The “Last Judgment” over Beijing and B...

The “Last Judgment” over Beijing and Bidibidobidiboo

In the story of the things of the world, at least according to historical visions and Einstein’s acquisitions of physics, everything changes and everything is relative. It is therefore necessary to contextualize and relativize both historical and artistic events. In the same way, the way in which words full of emblematic and historical meanings are associated with a precise exhibition context must also be framed. This is the case of the exhibition “The Last Judgment”, recently inaugurated in Beijing. Title with powerful evocations of a certain idea of ​​the history of planet Earth, especially in the West. But here, we are not talking about the Bible but about Bidibidobidiboo.

 At this point, it is necessary to be patient. Stop. Take a deep breath and say that we do not intend to speak either of biblical and religious visions or of Michelangelo. The moment has come when, in addition to exhaling, it is necessary in the meantime to defuse that biblical-Michelangelo association and, if anything, to draw a line from Vatican City to China: from the Sistine Chapel to Beijing. Precisely at the Ucca: Ullens Center for Contemporary Art, one of the main private institutions of contemporary art, located in the heart of the 798 Art District of the Chinese capital.

We are talking about one of the greatest visionary men of this century, but also of the previous one, if we consider him alongside other brilliant personalities. Everything has been said about him. Everything and a lot has been said about his works. There was also a lot of talk about the millions of euros to which his works, also made of banana peel and scotch tape, were sold. Of this exhibition in China, inaugurated last November 20 – curated by Francesco Bonami and organized by Liu Kaiyun, Edward Guan, Shi Yao, Anna Yang and Yvonne Lin – it is known that it will be open until February 20, 2022. If they had, however, agreed for the day 22, they would have caught for example the first palindrome day of 2022. Evidently those who decided the dates did not observe these particularities for which the inauguration was made the day after the full moon – in the year of the second Ox according to the Chinese calendar – while the closing day will fall in perfect waning moon and in the year of the tiger. But for a visionary with almost “divine” gifts, such as this artist, the connection with the lunar and Chinese calendar does not matter. It does not bring any meaning to a career that has already begun, signed and immortalized in the history of things on this planet.

It must be said that it is his first personal exhibition in China with twenty-nine works, including installations and sculptures, created in about three decades, with distressing and mockingly irreverent meanings by the author, who has always attracted millions of dollars. He is also the artist who has often witnessed the fall of the myths of the Western world, including globalization, denounced – in his own way – with skeletal works, memorable and skilfully effective in bearing witness to what remains of the idea of ​​the West. And of us after death, one of the great obsessions that emerges in his artistic career.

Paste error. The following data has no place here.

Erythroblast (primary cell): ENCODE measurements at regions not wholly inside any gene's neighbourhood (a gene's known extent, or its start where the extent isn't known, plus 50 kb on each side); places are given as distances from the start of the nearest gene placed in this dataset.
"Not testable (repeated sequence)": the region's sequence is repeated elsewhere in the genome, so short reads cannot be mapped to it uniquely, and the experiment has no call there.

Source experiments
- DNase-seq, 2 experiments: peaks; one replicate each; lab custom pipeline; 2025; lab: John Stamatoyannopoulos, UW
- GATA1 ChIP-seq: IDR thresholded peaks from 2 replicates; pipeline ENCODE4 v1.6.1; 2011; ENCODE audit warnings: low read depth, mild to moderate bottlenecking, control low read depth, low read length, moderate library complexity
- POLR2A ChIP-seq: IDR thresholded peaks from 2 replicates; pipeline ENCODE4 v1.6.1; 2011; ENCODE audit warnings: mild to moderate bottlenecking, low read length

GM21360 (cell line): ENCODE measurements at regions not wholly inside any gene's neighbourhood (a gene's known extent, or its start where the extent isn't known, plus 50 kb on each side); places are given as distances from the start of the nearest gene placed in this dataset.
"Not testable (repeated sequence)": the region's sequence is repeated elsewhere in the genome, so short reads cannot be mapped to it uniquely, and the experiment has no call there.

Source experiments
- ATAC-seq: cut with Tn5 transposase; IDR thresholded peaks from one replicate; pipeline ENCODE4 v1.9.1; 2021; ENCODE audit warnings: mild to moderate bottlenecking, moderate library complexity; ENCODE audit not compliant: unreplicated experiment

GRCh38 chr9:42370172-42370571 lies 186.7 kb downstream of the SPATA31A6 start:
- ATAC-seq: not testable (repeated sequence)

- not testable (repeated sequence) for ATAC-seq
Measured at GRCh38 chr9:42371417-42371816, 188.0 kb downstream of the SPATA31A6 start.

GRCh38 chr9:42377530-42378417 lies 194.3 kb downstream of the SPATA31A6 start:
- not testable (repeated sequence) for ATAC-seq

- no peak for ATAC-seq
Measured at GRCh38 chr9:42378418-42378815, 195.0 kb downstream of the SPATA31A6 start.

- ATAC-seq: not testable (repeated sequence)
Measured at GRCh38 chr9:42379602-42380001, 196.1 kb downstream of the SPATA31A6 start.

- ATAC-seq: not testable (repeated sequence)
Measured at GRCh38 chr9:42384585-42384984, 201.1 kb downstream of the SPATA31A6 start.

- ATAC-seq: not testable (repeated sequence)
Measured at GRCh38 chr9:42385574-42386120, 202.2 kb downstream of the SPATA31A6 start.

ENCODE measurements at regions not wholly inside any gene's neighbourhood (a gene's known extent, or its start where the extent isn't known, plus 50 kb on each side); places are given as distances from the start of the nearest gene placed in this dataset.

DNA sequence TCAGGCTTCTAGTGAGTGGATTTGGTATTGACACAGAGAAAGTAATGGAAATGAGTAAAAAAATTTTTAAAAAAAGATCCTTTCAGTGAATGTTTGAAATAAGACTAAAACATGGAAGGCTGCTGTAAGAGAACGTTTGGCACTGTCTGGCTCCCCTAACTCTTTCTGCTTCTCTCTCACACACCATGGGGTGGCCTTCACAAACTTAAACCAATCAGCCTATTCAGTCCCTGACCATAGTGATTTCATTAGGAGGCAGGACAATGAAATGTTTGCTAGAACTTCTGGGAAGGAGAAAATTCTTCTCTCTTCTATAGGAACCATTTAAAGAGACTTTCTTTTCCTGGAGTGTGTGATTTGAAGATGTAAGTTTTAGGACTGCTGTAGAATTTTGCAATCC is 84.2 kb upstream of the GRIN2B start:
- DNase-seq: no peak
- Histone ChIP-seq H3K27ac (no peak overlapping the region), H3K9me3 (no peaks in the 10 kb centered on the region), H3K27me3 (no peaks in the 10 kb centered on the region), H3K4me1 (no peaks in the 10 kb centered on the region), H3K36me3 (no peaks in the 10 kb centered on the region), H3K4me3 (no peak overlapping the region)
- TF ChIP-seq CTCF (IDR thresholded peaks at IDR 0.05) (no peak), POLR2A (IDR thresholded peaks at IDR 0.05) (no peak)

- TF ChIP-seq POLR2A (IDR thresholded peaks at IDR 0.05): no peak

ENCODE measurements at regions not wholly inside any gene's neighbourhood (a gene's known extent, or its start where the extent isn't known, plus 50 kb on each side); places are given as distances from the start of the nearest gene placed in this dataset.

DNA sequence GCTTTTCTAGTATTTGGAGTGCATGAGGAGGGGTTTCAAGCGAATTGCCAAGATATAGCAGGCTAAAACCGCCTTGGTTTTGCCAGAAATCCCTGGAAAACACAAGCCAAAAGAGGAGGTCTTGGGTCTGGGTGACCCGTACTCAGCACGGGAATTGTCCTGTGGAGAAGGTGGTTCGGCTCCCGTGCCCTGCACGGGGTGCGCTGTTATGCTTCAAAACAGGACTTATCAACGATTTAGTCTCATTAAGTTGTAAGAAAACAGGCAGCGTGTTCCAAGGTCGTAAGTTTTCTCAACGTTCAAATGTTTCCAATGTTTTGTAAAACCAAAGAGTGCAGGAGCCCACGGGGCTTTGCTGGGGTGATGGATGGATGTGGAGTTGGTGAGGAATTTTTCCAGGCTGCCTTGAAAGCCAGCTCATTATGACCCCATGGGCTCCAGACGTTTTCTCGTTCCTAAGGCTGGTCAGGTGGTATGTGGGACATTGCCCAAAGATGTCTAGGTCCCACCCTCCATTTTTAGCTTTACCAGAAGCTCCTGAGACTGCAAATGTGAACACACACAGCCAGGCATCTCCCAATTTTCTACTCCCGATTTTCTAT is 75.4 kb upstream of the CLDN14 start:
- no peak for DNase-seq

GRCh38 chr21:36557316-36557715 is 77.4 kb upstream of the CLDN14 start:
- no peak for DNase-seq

This time it is the turn of the Chinese public who will also see the artist’s well-known alter ego. In fact, “Untitled” (1997) is exhibited, where his real shape comes out of a hole in the ground and is, almost, a humorous staging of the way in which he managed to enter the history of art, becoming one of the most influential ones. Lucio Fontana from a cut. He also from a hole in the ground. Thus, visitors to Beijing will see his taxidermy animals such as pigeons and “Bidibidobidiboo” (1996) or the life-size squirrel just committed suicide and sprawled on a melancholy and sad kitchen table in a powerful narrative, tragic and paradoxically ironic about an inevitable escape from the fate of death; and then his first work “Lessico Familiare” (1989); the torn canvas by Lucio Fontanta, “Untitled” (1999); the anti-heroic horse “Untitled” (2007), humiliated and trapped on the museum wall; the Sistine Chapel reduced to miniature (2018); the kneeling figure with a paper bag over his head “No” (2021) which inevitably falls under the unknown fate. And many other site-specific works.

In short, a path full of works steeped in humor, existential questions about fate and death with the opportunity not to give recipes or answers but to question observers with respect to what they see in reconstructing their own personal interpretation of art and of the judgment on it. But also about him. Cattelan: the true “naked appearance” – to put it in the words of Duchamp – of this exhibition. He, who can also be unnamed, manages to embody his ideas in visionary, blasphemous, delusional and distressing works to the point of bringing his observers into that uncomfortable, unsettling, disarming, as well as unknown, thanks to that magical Bidibidobidiboo, who has already made him immortal among mortals. Like it or not.

Nilla Zaira D’Urso


Maurizio Cattelan: The Last Judgment
November 20, 2021 – February 20, 2022
UCCA Beijing
798, No. 4 Jiuxianqiao Street, Beijing

Maurizio Cattelan, Untitled, 2018, fresco painting, pine wood, steel, 343 × 693 × 242 cm. Photograph by Tom
Lindboe, courtesy the artist

Maurizio Cattelan, Untitled, 2001, platinum silicone, natural hair, fiberglass, clothing, 150 × 60 × 40 cm. Photograph by Attilio Maranzano, courtesy the artist.Maurizio Cattelan, Untitled, 2001, platinum silicone, natural hair, fiberglass, clothing, 150 × 60 × 40 cm. Photograph by Attilio Maranzano, courtesy the artist

Maurizio Cattelan, Bidibidobidiboo, 1996, taxidermied squirrel, ceramic, Formica, wood, paint, steel, 45 × 60 × 48 cm. Photograph by Zeno Zotti, courtesy the artist


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